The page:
The world needs to decrease fossil fuel production by 6% per year to limit global warming to 1.5 degrees Celsius between 2020 and 2030, according to the United Nations Environment Program's (UNEP) 2020 Production Gap Report on Thursday.
A special issue of the Production Gap Report – from leading research organizations and the UN – measures the gap between Paris Agreement goals and countries’ planned production of coal, oil and gas. This year's special issue looks at the implications of the COVID-19 pandemic – and governments’ stimulus and recovery measures – on coal, oil and gas production.
It found that the COVID-19 recovery marks a potential turning point in which countries must change course to avoid locking in levels of coal, oil and gas production far higher than consistent with a 1.5 degrees Celsius limit.
The report also highlighted that the “production gap” remains large as countries plan to produce more than double the amount of fossil fuels in 2030 than would be consistent with a 1.5 degrees Celsius temperature limit.
“This year’s devastating forest fires, floods, and droughts and other unfolding extreme weather events serve as powerful reminders for why we must succeed in tackling the climate crisis. As we seek to reboot economies following the COVID-19 pandemic, investing in low-carbon energy and infrastructure will be good for jobs, for economies, for health, and for clean air,” Inger Andersen, executive director of the UNEP was quoted as saying.
Andersen stressed that governments must seize the opportunity to direct their economies and energy systems away from fossil fuels and build back better towards a more just, sustainable, and resilient future.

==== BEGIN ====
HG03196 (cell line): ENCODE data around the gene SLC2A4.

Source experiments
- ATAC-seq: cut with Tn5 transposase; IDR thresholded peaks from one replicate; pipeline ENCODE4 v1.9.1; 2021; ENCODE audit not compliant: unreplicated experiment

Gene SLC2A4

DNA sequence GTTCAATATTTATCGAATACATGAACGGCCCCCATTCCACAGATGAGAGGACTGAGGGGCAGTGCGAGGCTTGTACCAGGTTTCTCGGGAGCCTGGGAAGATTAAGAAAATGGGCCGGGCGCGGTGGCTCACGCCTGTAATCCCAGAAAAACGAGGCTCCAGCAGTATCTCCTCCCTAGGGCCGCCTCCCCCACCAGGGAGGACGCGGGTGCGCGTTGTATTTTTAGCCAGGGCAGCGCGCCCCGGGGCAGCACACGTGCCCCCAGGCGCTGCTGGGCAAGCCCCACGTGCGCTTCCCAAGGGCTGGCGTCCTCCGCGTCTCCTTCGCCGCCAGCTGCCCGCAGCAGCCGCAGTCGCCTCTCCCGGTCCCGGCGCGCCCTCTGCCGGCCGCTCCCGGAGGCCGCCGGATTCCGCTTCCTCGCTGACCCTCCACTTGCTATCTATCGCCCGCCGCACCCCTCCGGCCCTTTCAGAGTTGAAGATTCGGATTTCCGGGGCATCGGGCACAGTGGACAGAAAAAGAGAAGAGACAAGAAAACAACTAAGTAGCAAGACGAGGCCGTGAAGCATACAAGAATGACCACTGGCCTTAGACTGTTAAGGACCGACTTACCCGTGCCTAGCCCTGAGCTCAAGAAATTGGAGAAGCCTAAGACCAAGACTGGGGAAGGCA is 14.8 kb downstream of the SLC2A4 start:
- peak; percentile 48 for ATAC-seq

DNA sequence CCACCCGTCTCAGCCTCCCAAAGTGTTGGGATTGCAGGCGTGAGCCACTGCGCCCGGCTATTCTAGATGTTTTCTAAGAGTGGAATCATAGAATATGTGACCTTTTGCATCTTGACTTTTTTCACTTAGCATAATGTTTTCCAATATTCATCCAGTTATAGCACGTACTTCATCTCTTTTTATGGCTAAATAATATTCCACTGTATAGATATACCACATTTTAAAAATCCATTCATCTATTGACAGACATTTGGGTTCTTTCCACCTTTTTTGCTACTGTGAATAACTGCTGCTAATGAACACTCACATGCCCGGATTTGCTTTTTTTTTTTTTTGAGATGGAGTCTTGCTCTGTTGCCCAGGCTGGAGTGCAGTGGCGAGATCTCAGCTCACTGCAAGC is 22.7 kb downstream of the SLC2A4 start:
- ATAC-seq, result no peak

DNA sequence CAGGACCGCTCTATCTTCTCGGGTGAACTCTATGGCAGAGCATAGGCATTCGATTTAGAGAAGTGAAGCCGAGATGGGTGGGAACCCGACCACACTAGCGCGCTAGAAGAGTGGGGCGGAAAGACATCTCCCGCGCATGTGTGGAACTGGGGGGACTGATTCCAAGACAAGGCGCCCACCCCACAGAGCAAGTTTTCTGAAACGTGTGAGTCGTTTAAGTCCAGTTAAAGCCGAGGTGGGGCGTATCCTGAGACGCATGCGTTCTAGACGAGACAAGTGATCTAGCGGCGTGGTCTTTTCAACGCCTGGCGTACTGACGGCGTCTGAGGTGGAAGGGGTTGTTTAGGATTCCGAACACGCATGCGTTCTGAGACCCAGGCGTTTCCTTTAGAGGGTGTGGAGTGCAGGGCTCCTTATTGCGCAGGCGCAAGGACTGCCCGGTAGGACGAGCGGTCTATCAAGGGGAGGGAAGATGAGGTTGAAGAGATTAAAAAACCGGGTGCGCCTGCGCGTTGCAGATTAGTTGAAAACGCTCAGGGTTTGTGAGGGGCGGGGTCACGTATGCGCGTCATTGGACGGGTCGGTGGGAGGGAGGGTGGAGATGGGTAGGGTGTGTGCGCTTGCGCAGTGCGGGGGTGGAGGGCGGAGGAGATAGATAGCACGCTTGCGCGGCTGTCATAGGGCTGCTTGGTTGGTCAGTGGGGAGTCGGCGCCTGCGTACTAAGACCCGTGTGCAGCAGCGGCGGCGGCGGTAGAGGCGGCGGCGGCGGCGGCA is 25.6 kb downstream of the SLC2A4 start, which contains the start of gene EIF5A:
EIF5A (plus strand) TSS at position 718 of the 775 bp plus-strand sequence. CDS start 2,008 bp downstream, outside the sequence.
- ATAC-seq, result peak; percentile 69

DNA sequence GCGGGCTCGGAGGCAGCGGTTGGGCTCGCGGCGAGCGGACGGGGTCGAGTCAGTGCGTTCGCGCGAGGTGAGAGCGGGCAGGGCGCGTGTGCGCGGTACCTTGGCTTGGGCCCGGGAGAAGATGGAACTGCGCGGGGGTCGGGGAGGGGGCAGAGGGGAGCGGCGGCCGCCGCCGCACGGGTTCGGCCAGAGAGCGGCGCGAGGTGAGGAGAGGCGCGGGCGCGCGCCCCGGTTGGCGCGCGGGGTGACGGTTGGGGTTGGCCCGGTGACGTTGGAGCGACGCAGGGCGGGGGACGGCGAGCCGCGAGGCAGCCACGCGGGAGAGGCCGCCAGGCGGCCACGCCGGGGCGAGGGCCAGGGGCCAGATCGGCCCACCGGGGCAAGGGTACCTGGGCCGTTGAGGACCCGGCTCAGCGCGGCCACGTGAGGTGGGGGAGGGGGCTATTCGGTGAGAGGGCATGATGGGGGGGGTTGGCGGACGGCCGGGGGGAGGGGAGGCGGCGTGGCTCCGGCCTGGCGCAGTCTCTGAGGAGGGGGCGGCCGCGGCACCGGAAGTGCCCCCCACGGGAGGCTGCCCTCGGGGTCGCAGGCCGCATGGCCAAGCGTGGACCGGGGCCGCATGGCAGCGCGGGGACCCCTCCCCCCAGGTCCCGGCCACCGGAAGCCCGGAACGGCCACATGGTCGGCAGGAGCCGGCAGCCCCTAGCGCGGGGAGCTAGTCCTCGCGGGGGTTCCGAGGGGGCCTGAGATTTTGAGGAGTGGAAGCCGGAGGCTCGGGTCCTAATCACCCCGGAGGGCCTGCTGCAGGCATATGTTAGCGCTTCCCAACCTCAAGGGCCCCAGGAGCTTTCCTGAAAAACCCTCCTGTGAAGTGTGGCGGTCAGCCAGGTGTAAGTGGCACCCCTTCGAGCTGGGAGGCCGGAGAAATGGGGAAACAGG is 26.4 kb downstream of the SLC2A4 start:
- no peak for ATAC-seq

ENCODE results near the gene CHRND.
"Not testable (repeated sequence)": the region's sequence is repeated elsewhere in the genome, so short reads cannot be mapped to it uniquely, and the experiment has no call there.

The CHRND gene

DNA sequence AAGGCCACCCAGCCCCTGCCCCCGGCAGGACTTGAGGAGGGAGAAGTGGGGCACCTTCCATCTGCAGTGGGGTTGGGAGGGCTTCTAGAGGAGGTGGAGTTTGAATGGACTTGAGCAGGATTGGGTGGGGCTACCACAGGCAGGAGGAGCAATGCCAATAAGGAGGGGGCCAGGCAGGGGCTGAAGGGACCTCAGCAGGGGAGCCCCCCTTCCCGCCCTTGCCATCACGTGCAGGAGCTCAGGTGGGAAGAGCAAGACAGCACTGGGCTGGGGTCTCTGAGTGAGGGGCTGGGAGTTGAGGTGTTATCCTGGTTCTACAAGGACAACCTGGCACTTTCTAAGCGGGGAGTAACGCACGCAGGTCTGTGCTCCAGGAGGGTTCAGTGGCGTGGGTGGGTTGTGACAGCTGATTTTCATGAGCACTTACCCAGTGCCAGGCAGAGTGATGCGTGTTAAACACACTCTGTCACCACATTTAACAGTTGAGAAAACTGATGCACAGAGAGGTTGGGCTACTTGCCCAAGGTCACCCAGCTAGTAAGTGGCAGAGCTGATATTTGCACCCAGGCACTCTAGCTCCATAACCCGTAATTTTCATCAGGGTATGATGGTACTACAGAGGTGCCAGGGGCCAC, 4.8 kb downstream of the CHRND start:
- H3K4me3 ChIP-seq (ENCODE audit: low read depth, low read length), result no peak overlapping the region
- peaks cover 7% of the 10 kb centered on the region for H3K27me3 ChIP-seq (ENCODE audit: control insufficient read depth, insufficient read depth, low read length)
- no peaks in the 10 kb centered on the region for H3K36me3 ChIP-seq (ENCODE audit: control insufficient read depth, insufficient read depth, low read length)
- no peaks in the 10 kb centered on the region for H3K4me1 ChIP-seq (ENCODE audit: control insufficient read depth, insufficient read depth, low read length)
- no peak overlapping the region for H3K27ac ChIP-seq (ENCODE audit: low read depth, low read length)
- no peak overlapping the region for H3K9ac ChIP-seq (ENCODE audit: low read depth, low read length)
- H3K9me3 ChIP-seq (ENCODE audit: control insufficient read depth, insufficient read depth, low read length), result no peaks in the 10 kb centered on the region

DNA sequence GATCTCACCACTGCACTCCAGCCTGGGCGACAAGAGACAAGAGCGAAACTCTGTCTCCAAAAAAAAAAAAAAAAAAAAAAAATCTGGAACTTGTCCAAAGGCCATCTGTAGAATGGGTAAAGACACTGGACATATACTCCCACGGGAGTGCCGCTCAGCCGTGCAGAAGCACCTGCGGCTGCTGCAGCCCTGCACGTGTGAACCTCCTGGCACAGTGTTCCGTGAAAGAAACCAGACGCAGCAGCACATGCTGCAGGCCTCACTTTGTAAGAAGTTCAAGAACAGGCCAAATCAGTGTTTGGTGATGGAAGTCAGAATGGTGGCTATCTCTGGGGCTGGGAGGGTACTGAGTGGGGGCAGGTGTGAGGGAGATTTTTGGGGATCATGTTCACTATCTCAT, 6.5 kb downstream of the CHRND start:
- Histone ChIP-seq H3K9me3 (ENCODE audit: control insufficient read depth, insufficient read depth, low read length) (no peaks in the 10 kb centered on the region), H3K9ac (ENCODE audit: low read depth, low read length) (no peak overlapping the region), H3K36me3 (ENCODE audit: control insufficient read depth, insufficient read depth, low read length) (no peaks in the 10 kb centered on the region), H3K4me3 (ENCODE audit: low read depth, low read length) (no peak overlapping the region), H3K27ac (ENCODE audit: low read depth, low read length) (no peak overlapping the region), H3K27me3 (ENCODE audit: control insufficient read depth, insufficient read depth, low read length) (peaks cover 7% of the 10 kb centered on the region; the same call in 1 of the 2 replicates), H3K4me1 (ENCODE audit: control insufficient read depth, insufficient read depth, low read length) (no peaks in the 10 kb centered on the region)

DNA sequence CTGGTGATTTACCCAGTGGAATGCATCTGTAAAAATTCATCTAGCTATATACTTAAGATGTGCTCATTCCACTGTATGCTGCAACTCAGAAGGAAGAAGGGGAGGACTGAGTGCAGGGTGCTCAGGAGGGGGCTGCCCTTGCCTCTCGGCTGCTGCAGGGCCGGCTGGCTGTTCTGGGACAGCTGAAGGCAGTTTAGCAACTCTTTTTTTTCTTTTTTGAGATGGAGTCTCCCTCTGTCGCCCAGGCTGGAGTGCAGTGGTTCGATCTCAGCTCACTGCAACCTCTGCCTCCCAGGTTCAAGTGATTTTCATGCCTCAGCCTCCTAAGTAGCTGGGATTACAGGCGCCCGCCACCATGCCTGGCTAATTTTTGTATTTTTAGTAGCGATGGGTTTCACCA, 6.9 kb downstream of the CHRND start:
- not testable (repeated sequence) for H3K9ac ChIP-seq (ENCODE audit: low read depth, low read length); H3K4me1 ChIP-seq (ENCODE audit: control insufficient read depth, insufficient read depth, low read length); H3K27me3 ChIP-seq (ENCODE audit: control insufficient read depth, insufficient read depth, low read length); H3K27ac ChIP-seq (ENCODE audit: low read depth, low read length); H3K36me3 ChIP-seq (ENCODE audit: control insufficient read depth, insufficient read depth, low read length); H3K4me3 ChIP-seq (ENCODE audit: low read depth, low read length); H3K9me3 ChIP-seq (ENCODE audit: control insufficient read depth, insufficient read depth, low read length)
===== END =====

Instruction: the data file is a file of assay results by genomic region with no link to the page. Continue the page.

Reiterating that G20 governments, to date, have committed over $230 billion in COVID-19 measures to sectors responsible for fossil fuel production and consumption, far more than to clean energy which is roughly $150 billion, the report authors urge for policymakers to reverse this trend to meet climate goals.
“The pandemic-driven demand shock and the plunge of oil prices this year has once again demonstrated the vulnerability of many fossil-fuel-dependent regions and communities. The only way out of this trap is diversification of these economies beyond fossil fuels. Alas, in 2020 we saw many governments doubling down on fossil fuels and entrenching these vulnerabilities even more,” Ivetta Gerasimchuk, a lead author of the report, also said.
Instead, governments should direct recovery funds towards economic diversification and a transition to clean energy that offers better long-term economic and employment potential, Gerasimchuk noted, adding "This may be one of the most challenging undertakings of the 21st century, but it’s necessary and achievable.”
By Ebru Sengul Cevrioglu